'I Feel Bad' stars feeling good about show's South Asian representation

'I Feel Bad' stars feeling good about show's South Asian representation

TORONTO — Actress Sarayu Blue says she's excited to be a part of South Asian representation in the TV comedy world with the new series "I Feel Bad."

Debuting Wednesday as a special preview on Global and NBC, the show stars Blue as a storyboard artist at a Los Angeles video game company struggling to juggle her job, motherhood and her relationship with her husband, played by Paul Adelstein.

Comedy star Amy Poehler is an executive producer on the show, which moves to its regular Thursday night timeslot on Oct. 4

"I think it's really exciting to see an interracial relationship, to see biracial children, to see a South Asian family," Blue, who was born in Wisconsin and is of Indian heritage, said in an interview.

"It's brought a specificity to the script that wouldn't have been there otherwise."

At the same time, the show maintains a broad relatability, she added.

"It's not like it's just for one audience, and that's what's exciting — to really see that shift in the industry, that people are starting to recognize you can cast in a very specific way and still maintain an incredible amount of relatability," said Blue, who recently starred in the film "Blockers."

"We've seen that with a lot of shows like 'Black-ish' and 'Fresh Off the Boat.' There are a lot of shows out there that do this."

Adelstein noted "I Feel Bad" doesn't focus on a culture clash, either.

"It is a mixture of people that look different, that all live in the same place and that they are all, in this case, Americans, and there are differences that they have and there are generational differences," said the former "Private Practice" and "Prison Break" star.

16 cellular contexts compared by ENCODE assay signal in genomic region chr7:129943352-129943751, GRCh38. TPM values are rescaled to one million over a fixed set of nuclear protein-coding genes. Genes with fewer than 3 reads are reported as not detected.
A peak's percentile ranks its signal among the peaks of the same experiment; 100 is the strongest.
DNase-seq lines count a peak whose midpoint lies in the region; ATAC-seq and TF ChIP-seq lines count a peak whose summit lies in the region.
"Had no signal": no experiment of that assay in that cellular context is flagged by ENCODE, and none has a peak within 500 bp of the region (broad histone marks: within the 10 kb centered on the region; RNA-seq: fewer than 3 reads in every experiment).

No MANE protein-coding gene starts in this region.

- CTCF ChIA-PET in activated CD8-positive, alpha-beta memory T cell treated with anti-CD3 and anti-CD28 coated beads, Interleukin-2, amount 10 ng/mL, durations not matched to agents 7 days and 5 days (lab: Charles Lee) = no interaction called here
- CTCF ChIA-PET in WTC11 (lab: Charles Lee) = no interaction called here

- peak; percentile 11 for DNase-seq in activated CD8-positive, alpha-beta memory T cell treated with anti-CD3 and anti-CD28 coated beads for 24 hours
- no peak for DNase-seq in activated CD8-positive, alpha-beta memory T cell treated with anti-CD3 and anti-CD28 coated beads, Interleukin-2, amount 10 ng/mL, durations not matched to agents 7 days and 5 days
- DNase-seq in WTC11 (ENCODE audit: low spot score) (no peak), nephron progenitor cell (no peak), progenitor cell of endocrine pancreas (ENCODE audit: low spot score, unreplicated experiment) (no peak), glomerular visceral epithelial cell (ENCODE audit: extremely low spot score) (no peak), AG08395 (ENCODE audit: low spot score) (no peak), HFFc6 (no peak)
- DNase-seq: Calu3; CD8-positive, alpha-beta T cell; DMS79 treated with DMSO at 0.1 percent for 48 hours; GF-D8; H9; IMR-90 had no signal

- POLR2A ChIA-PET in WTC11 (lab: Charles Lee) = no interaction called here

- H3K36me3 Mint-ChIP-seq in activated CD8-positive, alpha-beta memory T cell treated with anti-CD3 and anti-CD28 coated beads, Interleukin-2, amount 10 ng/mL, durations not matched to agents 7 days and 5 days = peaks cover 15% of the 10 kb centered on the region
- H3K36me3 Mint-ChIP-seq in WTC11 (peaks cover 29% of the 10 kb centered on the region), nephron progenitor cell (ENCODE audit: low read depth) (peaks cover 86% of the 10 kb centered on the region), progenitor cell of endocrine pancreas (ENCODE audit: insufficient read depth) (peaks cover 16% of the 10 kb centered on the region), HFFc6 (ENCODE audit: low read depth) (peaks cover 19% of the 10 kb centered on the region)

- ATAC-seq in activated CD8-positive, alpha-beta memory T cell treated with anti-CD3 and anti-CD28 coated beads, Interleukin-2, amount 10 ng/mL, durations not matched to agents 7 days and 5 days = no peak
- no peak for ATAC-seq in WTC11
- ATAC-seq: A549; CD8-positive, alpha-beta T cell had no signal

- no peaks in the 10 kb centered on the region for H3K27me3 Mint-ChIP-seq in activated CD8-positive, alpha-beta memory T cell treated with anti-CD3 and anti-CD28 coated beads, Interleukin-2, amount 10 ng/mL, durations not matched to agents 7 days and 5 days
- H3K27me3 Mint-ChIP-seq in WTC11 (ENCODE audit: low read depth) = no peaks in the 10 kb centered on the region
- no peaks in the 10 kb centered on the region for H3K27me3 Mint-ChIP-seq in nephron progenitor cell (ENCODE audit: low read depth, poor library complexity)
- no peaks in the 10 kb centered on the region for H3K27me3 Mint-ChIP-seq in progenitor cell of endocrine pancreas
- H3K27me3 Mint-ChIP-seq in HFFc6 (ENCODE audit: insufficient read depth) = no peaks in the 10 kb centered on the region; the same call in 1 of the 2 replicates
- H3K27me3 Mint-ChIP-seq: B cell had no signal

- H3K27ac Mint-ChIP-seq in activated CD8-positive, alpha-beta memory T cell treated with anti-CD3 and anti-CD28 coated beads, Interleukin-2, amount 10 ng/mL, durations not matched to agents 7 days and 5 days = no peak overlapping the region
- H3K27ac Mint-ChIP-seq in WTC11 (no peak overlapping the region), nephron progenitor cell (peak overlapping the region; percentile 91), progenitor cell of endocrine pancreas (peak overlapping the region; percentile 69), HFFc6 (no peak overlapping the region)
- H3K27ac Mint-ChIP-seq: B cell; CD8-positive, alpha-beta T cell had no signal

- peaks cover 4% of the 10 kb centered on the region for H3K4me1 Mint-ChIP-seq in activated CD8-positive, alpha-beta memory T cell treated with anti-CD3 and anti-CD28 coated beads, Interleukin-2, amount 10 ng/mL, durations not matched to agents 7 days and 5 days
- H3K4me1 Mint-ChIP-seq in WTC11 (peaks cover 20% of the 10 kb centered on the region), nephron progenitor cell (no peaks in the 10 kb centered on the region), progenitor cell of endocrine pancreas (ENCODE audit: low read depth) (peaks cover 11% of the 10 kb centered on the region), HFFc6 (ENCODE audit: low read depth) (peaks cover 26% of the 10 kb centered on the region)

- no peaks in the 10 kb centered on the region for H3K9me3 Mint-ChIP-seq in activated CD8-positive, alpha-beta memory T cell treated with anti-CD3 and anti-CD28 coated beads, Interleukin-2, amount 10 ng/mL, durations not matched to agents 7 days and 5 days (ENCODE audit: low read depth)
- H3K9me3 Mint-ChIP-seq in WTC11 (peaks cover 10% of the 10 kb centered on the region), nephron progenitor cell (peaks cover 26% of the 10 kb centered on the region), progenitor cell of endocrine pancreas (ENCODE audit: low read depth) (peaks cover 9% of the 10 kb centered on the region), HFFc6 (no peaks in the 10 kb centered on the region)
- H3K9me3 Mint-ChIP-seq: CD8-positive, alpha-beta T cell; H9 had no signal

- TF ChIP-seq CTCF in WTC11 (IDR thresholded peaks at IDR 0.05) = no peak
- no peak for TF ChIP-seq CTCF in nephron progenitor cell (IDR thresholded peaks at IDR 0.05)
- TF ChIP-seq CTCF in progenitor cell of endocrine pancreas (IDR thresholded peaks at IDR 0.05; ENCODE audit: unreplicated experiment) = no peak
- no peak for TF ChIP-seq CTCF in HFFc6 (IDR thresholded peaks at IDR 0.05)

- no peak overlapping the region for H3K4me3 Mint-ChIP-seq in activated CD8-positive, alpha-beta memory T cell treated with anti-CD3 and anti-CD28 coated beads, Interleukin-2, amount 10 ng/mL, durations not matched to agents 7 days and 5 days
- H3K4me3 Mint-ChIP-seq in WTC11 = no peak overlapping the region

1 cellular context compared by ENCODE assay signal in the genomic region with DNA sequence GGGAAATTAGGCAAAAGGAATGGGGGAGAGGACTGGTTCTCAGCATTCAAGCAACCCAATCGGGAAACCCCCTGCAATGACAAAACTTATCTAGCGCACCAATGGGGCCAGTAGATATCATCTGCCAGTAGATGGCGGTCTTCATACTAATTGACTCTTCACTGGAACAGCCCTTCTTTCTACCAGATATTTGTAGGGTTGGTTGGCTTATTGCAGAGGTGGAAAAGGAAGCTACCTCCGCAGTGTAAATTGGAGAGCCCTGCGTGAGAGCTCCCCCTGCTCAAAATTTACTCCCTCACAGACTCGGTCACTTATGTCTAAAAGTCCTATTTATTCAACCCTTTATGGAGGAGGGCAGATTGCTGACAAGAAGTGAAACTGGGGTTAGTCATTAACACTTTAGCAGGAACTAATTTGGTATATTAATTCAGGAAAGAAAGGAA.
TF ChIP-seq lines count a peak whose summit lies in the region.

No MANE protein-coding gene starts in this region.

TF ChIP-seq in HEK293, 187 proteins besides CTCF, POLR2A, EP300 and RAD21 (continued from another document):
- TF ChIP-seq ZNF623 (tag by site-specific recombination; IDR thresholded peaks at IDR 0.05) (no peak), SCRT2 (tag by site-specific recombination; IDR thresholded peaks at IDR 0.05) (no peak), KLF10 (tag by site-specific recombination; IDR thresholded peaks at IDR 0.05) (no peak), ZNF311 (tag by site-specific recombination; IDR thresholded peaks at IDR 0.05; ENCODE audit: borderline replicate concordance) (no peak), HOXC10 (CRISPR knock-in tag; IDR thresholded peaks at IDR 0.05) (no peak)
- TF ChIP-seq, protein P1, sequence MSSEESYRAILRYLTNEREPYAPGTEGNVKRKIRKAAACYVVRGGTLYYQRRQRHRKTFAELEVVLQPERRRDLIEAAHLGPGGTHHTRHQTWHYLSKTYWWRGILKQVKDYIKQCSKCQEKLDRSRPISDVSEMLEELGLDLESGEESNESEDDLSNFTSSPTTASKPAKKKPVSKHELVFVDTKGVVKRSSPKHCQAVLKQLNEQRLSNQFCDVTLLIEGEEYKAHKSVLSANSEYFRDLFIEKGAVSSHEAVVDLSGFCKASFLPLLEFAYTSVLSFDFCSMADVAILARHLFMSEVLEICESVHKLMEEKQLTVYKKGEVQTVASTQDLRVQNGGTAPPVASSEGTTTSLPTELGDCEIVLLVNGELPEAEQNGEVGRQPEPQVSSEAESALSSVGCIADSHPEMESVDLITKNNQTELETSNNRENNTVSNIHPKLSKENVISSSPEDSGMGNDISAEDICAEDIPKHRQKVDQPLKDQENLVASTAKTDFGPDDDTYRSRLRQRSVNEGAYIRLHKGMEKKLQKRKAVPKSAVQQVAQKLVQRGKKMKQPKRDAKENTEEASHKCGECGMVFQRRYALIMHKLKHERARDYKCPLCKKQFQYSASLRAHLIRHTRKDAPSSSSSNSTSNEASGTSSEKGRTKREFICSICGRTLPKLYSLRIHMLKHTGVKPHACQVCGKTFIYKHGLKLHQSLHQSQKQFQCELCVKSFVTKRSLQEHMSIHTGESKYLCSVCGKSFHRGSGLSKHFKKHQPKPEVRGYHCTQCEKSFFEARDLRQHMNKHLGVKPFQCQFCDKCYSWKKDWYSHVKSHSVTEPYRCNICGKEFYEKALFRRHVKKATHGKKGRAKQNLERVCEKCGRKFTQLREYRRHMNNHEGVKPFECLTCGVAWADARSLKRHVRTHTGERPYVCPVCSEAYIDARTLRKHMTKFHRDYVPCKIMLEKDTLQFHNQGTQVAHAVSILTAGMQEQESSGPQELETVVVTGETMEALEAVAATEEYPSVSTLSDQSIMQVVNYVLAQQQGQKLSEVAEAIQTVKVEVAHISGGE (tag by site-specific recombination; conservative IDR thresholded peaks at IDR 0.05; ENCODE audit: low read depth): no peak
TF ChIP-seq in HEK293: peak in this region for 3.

"But it's not a, 'Oh, watch these South Asian people try to become American' or anything like that. This is a typical American family."

And it's a solid family unit, despite the couple's neuroses as they raise three children, say the stars.

Together for 15 years, the husband-and-wife duo in the show are supportive of each other and maintain a sense of humour as they split childcare duties and live near her parents who are constantly visiting them.

Blue's character is plagued with guilt about whether she's doing a good enough job as a mother and wife. And she feels out of her element at work, where she works with mostly young, millennial men.

"I was just so drawn to this character," Blue said.

"She's human and complicated and a disaster and that's just how we all feel, I think, all day, every day."

Poehler created an environment for the cast to do their best and build strong chemistry, said the stars.

"I think it comes from the top, the culture of a show, and it gets established early on," Adelstein said.

"And that comes from not just the casting but who's writing it and who's producing it and how it runs really goes into the DNA of the thing.

"And Amy had a great deal to do with making that right."

Victoria Ahearn, The Canadian Press